ARTISTS-IN-ATHICA: The Athens Institute for Contemporary Art has established a new Artists-in-ATHICA Residency Program that will enable up to six artists or teams to participate in collaborative projects each year. Supported by the James E. Huffer and Betty J. Huffer Foundation, the program will debut with visual artist Gunnar Tarsa and composer Kyle Lewis, who combine their talents as Guy Did Ail. A multisensory experience, Guy Did Ail’s performances consist of live art-making by Tarsa in conversation with musical compositions by Lewis. Exploring the balance between predictability and possibility in art, the duo reflects ideas centered around chance, intuition and automatic drawing. Tarsa will additionally create a site-specific, gallery-spanning drawing, and visitors can drop in to watch it develop during open studios held Mondays through Fridays through Feb. 27 from 1–6 p.m. Guy Did Ail will perform on Feb. 24 and Feb. 27 from 8–10 p.m.
The artist residency program is being launched in conjunction with “Beast It,” a new series of experimental installations and performances that will take place from now until May. In addition to Guy Did Ail, Lewis will organize “Surrender,” three nights of minimalist, improvisatory and aleatory music. Curated by composer Monique Osorio, the collaborative installation “Surround” will be on view Mar. 3–11 with contributions from Jeremy Kiran Fernandes, James Davis Barsness, Logan Shirah, William Dantzler and other artists, while the opening night includes performances by Lambda Celsius, Richard Gumby, Cult of Riggonia, a play, clown troupe, improv and more.
ATHICA’s annual “Emerges” exhibition of rising artists will follow from Apr. 7–May 13, and “Lupita’s Revenge,” a shadow-puppet play accompanied by a live soundtrack of Latin American songs from Tango Hambre, will be performed on Apr. 26. Residency proposals are now being accepted for this year’s remaining cycles, which will run from June through August and September through November. Ideas will be considered in any discipline, including but not limited to visual, cinematic, theatrical and performance-based projects. Visit athica.org for details.
OUTGOING AND INCOMING: This week is the last chance to catch three of four exhibitions currently on view at the UGA Lamar Dodd School of Art before they end Feb. 23. “Oscillations” is a collection of clean, collaged colored-pencil drawings by Jon Vogt that resemble patterned waveforms, while “We Have So Much to Talk About” aims to create a dialogue about how ideas are shared and understood through collaborative prints, sculptures and videos by printmaking and book arts students Sarah Kennedy and Trent Johnson. In “This Is a Developing Story,” Los Angeles-based artist Amanda Ross-Ho uses video, sculptures of enlarged objects and textiles of newspaper images for an installation inspired by a personal experience.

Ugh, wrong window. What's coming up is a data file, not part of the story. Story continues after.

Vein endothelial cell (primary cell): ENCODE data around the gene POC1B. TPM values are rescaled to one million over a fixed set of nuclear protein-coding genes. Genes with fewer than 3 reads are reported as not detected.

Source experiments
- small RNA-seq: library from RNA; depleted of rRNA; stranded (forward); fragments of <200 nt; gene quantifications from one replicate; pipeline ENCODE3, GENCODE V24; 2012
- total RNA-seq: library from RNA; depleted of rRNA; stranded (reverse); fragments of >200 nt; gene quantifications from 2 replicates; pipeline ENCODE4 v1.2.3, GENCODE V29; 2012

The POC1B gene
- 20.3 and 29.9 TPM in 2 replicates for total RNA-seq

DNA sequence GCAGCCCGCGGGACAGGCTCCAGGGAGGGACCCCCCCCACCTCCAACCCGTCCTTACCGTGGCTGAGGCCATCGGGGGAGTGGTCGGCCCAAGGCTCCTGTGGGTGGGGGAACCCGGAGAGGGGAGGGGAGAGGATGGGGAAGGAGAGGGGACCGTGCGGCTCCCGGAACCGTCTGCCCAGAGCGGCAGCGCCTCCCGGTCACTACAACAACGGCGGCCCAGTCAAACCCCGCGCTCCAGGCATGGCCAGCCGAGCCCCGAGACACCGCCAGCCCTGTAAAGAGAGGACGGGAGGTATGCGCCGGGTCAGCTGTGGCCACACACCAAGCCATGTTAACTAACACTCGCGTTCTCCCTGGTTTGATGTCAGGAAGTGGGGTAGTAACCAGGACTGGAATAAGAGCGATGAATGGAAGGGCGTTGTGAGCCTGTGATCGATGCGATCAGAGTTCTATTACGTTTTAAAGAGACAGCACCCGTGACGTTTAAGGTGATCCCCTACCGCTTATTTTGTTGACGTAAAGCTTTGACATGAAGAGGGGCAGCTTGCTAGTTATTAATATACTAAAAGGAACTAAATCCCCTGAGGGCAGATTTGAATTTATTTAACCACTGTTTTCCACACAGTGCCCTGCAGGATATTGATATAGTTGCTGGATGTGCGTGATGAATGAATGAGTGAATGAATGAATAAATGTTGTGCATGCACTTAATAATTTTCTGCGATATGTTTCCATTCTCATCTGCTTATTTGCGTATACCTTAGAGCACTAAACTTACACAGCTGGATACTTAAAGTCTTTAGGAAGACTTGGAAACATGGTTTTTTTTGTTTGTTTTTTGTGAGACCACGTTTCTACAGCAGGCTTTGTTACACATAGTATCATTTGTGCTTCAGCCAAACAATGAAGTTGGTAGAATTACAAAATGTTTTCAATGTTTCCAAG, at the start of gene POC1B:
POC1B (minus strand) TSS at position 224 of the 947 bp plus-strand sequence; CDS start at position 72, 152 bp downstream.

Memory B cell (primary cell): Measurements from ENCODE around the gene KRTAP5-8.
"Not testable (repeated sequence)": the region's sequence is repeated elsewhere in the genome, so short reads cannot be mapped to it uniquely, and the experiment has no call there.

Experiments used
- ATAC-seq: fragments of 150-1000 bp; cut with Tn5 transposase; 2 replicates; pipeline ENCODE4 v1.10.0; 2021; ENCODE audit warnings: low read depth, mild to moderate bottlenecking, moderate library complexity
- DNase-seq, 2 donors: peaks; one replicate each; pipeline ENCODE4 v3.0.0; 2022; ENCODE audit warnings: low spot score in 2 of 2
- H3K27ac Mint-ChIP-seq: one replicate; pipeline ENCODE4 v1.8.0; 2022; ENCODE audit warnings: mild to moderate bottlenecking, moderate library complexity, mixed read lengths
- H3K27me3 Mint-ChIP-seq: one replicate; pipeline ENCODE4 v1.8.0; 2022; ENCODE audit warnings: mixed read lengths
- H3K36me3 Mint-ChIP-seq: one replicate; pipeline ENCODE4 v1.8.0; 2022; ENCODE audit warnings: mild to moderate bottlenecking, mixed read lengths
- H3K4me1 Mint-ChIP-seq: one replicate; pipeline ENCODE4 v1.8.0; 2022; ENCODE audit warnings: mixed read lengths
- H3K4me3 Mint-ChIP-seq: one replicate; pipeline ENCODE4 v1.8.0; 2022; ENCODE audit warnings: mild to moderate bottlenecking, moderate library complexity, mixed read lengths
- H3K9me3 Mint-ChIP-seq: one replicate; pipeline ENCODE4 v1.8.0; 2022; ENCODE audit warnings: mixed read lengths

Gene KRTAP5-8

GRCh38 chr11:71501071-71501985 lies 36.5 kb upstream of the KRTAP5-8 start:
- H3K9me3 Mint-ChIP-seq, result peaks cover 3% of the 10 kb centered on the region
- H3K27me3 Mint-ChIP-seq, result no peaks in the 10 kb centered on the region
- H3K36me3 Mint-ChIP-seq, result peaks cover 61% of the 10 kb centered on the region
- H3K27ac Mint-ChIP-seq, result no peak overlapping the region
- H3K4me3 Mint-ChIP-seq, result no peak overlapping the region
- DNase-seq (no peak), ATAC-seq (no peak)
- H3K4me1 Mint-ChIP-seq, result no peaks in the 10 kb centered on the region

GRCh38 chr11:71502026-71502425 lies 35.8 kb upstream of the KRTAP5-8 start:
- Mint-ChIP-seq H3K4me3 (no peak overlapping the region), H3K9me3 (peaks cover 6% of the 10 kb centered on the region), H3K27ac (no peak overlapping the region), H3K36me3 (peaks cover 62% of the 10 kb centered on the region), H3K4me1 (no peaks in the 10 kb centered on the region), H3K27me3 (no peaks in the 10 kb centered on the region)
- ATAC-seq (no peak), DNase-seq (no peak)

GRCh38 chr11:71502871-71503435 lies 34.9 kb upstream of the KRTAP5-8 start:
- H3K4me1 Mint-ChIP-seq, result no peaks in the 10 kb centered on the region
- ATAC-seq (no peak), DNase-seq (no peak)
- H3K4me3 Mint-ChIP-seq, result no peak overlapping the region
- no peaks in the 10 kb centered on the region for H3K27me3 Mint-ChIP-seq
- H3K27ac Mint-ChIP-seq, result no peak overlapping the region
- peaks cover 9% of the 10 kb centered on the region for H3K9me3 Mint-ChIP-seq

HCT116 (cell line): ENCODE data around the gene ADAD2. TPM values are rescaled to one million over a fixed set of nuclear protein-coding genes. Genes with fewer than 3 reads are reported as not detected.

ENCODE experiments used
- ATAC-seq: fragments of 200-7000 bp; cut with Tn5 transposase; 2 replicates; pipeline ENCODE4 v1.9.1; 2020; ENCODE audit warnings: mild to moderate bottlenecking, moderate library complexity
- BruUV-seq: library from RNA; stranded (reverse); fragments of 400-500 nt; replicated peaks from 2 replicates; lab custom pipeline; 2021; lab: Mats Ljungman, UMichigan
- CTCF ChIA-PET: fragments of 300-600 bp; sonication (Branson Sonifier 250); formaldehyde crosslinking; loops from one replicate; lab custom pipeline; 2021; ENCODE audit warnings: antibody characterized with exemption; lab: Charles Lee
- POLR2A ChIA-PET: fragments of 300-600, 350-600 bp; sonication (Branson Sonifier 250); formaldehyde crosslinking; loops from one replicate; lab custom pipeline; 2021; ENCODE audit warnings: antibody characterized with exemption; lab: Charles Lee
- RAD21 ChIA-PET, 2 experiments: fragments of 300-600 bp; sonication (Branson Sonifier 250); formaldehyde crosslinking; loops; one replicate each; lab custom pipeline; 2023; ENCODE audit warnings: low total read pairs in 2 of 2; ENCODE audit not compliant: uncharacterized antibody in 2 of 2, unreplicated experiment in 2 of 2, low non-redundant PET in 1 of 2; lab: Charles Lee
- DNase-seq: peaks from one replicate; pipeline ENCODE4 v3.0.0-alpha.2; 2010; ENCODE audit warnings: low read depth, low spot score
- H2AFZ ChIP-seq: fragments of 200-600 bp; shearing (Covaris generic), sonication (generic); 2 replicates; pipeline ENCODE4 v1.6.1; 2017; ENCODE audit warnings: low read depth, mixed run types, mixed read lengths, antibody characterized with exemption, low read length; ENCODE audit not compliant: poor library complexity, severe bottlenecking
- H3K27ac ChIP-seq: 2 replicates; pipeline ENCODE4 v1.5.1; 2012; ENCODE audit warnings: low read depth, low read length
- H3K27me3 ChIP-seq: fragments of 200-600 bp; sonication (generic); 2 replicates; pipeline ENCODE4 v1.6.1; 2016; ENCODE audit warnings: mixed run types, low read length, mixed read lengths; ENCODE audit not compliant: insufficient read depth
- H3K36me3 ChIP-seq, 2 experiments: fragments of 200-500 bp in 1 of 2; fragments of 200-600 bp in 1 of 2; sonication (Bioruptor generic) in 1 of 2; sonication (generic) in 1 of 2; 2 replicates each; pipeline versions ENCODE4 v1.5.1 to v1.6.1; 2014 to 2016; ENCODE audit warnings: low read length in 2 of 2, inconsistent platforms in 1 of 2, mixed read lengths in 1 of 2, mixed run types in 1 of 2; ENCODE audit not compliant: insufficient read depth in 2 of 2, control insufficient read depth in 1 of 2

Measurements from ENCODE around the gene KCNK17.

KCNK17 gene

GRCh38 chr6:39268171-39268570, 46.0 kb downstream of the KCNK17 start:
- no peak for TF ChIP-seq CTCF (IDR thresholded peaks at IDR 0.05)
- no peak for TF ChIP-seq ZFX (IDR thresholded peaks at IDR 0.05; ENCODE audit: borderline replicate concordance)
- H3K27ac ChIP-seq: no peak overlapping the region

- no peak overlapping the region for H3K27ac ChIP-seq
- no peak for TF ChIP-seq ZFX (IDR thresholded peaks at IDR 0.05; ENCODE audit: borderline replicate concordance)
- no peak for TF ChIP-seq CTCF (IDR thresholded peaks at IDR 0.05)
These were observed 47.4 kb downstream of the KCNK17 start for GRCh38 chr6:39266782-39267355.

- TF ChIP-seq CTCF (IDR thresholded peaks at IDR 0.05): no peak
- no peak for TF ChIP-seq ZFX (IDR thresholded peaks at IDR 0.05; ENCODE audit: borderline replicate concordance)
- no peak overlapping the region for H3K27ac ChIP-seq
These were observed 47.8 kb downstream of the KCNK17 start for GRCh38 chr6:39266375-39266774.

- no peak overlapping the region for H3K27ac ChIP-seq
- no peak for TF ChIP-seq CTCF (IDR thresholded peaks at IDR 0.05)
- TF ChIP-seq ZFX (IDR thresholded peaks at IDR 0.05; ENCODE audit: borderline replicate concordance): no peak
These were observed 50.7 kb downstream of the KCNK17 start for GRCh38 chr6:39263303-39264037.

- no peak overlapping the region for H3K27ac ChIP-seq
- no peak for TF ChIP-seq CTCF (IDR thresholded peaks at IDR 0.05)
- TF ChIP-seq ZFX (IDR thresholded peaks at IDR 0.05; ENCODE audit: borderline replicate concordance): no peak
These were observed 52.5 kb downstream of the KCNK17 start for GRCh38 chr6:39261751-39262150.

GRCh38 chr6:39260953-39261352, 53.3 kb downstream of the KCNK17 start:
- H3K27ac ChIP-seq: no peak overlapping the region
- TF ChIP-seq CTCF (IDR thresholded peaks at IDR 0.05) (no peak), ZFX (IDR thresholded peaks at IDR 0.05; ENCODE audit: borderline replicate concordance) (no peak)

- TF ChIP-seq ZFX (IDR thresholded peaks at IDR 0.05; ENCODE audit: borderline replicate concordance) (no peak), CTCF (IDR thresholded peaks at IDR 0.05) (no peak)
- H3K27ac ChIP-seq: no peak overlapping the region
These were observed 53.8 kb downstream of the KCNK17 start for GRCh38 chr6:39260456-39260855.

On view through Mar. 1, “Tripwire” touches on themes of technology, home, surveillance and sociopolitical tensions through the works of immigrant artists and artists from the American South. Originally from Bangladesh, Mahera Khaleque weaves tapestries that juxtapose beautiful fabrics with print advertisements, reflecting her personal integration process and position straddling two cultures. Atlanta-based artist Masud Olufani, who will speak at Lamar Dodd on Mar. 7 at 12:20 p.m., contributes fascinating sculptural works that embody emotional depth and spiritual resonance. Indian-American artist Sayak Shome’s installation “Marden(sic) eArth” allows viewers to look through a monocular at an image of Mars, reflecting his interest in how technology aids individuals in understanding the world around them. Curated by MFA candidate Deepanjan Mukhopadhyay, the exhibition also features works by Zane Logan, Zachary McCauley and Sara Santamaria.
Three new exhibitions will open at the Dodd Galleries with a reception Mar. 1 at 5 p.m. “Cryptic for the Simple Minded” is a compilation of abstracted weavings, paintings and sculpture by MFA candidates Whitney Cleveland and Katlin Shae. In “Michael,” Dodd Fellow in Photography Forest Kelley imagines the life of his uncle, an artist and gay man who is presumed to have committed suicide shortly after the Food and Drug Administration licensed the first HIV antibody test in 1985. “The 2018 Science and Medical Illustration Exhibition” will include works by undergraduate students in science illustration at UGA and graduate students in medical illustration at Augusta University. All exhibitions will remain on view through Mar. 23.
ARTISTS IN RESIDENCE: WUGA’s creative fundraising series Artists in Residence returns for a new season, offering an opportunity to drop in and explore the private homes, studios and gardens of some of the most interesting artists in town. The series returned earlier this month at the home of painter and sculptor Leonard Piha, and upcoming featured artists include multimedia sculptor and painter Lisa Freeman on Mar. 24 and muralist and activist Broderick Flanigan on Apr. 21. Visitors can scope out the home of jeweler and wire sculptor Noah Saunders on May 19, as well as illustrator and graphic novelist Eleanor Davis on June 16. The series concludes for the year at the home shared by photographer and musician Chris McKay and oil still-life painter Manda McKay on Aug. 25.
All events are held rain or shine from 3–5 p.m., and admission is $10 for Friends of WUGA or $20 for non-members. Interviews with the artists will be broadcast the week of each event. Reservations can be made by contacting Cathy Bradberry at 706-542-9842 or email@example.com.
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